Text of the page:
In December 1999, Yolanda DuPerret received a phone call from the principal at her son's preschool. Three-year-old Nicolas was "acting up," and "disrupting class." The principal, Cindy Oberdier, wanted the DuPerrets to come in for a meeting because she suspected that Nicolas had attention deficit hyperactivity disorder (ADHD). "He really stuck out like a sore thumb," said Oberdier. "His approach was to bombard everyone with his presence."
Nicolas's father, Cyrille DuPerret, is from France, where children are rarely diagnosed with mental disorders. It didn't occur to him that there was anything wrong with his son. "He's just a boy and he's very active and ... we didn't think much of it," said Cyrille.
After discussing their son's situation with the school, the DuPerrets met with psychologist Ed Cable, an ADHD specialist. At first, Dr. Cable thought Nicolas might be attending the wrong school. But after he saw a videotape of Nicolas in the classroom, he said, "It was pretty apparent that he was below average in his ability to just stay in one place." In order to determine if Nicolas had ADHD, Dr. Cable proposed using a standard diagnostic tool--the Conners Rating Scale, a checklist of 28 behaviors like "restless in the squirmy sense," "overly sensitive to criticism," "childish and immature," and impulsive.
The DuPerrets chose not to formally test Nicolas for ADHD. "The psychologist suggested he might be ADD or ADHD, which were new acronyms for us. And then he suggested also the use of medication. For us, it was like a cold shower," said Cyrille. "He's a handful," said Yolanda. "He is more intense. He is more active. ... I could never understand how that would translate into my son having something wrong with his brain."
The DuPerrets chose not to medicate Nicolas. Instead, Cyrille and Yolanda are trying to spend more time with their son. They decided it would be best if they did not both work full-time, so for six months, Cyrille stayed home to take care of Nicolas and his baby brother.
In "Medicating Kids," FRONTLINE examines the dramatic increase in the prescription of behavior-modifying drugs for children. Are these medications really necessary--and safe--for young children, or merely a harried nation's quick fix for annoying, yet age-appropriate, behavior? FRONTLINE follows four Denver, Colo., families over the course of one year. From school complaints of disruptive behavior and parent-teacher conferences through multiple doctors, medications, and dosages, "Medicating Kids" offers an intimate portrait of how American families grapple with the decision to medicate their children and the stress such decisions place on the family. Viewers meet Nicolas DuPerret
, barely three years old, whose doctor suspected he might have ADHD; Noelle Demo
, 13, whose fidgeting and disruptive behavior resulted in poor grades and school suspensions; Alex McCarty
, 12, whose ADHD was compounded by severe depression; and Robin Day
, 16, who has endured multiple diagnoses, one hospitalization, and ultimately his parents' divorce.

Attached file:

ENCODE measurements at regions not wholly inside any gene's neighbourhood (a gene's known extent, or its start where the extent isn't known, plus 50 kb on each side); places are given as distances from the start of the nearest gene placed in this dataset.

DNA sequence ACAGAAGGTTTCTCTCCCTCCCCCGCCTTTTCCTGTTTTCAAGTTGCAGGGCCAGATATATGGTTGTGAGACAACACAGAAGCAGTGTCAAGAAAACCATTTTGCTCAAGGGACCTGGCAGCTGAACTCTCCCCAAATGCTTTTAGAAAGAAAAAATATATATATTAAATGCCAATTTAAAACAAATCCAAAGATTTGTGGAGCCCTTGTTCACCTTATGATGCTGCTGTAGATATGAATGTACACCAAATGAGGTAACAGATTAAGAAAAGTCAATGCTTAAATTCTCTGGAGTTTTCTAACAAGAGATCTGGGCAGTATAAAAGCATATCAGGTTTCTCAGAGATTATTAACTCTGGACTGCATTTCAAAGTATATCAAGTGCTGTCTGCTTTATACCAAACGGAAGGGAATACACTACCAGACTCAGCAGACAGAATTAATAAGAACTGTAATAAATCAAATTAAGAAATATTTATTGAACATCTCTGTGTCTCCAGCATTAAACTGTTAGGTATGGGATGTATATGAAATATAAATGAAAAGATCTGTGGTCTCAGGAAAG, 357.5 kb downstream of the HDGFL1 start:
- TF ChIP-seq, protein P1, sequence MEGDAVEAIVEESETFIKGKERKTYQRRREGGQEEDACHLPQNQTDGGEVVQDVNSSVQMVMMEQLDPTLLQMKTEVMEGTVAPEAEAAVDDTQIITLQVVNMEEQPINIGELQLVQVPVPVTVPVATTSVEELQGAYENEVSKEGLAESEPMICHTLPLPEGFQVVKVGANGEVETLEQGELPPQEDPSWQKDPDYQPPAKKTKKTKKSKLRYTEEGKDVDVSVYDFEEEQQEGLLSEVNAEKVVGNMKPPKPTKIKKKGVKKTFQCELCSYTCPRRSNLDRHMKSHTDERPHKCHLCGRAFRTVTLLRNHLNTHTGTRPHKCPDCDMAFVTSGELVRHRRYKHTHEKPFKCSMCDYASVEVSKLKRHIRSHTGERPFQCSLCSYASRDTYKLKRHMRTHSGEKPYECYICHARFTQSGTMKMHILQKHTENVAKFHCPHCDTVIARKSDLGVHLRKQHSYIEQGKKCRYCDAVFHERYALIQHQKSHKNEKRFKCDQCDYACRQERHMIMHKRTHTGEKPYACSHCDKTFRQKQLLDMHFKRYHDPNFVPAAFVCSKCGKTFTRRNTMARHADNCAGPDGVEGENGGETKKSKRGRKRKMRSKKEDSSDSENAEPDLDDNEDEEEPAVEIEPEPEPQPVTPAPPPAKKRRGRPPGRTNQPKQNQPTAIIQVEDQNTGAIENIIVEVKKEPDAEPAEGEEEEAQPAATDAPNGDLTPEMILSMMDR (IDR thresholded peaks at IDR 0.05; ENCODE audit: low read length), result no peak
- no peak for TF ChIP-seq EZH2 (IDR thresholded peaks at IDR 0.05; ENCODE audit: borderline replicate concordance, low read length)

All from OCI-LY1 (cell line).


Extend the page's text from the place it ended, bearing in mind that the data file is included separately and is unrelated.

Interwoven with these stories are examinations of the role of doctors, advocacy groups, and pharmaceutical companies in advancing the medication trend, as well as a look at the strong anti-medication movement that has filed lawsuits charging that drug companies and doctors have conspired to exaggerate the number of ADHD cases in an attempt to boost drug sales. "You can't ignore the fact that there is a lot of over-diagnosis of ADHD," says FRONTLINE producer Martin Smith. "But we've tried to look at both sides of the issue. There are no easy answers here." Indeed, the case of each child profiled in the documentary is unique. Despite school complaints and the psychologist's opinion, for example, Nicolas DuPerret's parents decided not to put Nicolas on medication, viewing their son's behavior as "intense," but normal. "[Medication is] just a quick fix," says Nicolas's father, Cyrille. "We would never do that."
But for other families, medication appears to be a godsend. Before taking Ritalin and later Adderall, Noelle Demo was getting Ds and Fs on her report card. She had also been suspended twice for fighting with another student. Her teachers urged medication. Soon thereafter, the Ds and Fs turned into As and Bs, while her improved concentration had a positive impact on her gymnastics performance. The medical community, however, still is unable to explain why these medications help relieve ADHD symptoms in many children.
"We still don't really know much about how Ritalin or Dexedrine or Adderall work," Dr. Xavier Castellanos tells FRONTLINE. The head of ADHD research at the National Institute of Mental Health, Castellanos freely admits that much remains unknown about the nature and cause of ADHD. "The problem is," he says, "we're searching in the dark and don't know where that clue is going to be." This lack of basic understanding about the nature of ADHD concerns some parents. Others are concerned about the role played by pharmaceutical companies, which have not only provided financial support to ADHD advocacy groups such as CHADD (Children and Adults with Attention Deficit Disorder) but also paid physicians to make speaking appearances to raise awareness of ADHD. Such support, critics claim, is an attempt to boost diagnoses of ADHD--and thereby drug sales. For parents, meanwhile, the decision to place their child on medication remains a difficult one. In "Medicating Kids," even the parents who credit medication with "saving" their children admit wrestling long and hard with the decision. "Of course I'd not want [Alex] to take medication if he didn't have to," Diane McCarty says. "But for Alex it's working ... and I know in my heart I've gone the distance and I'm helping my son."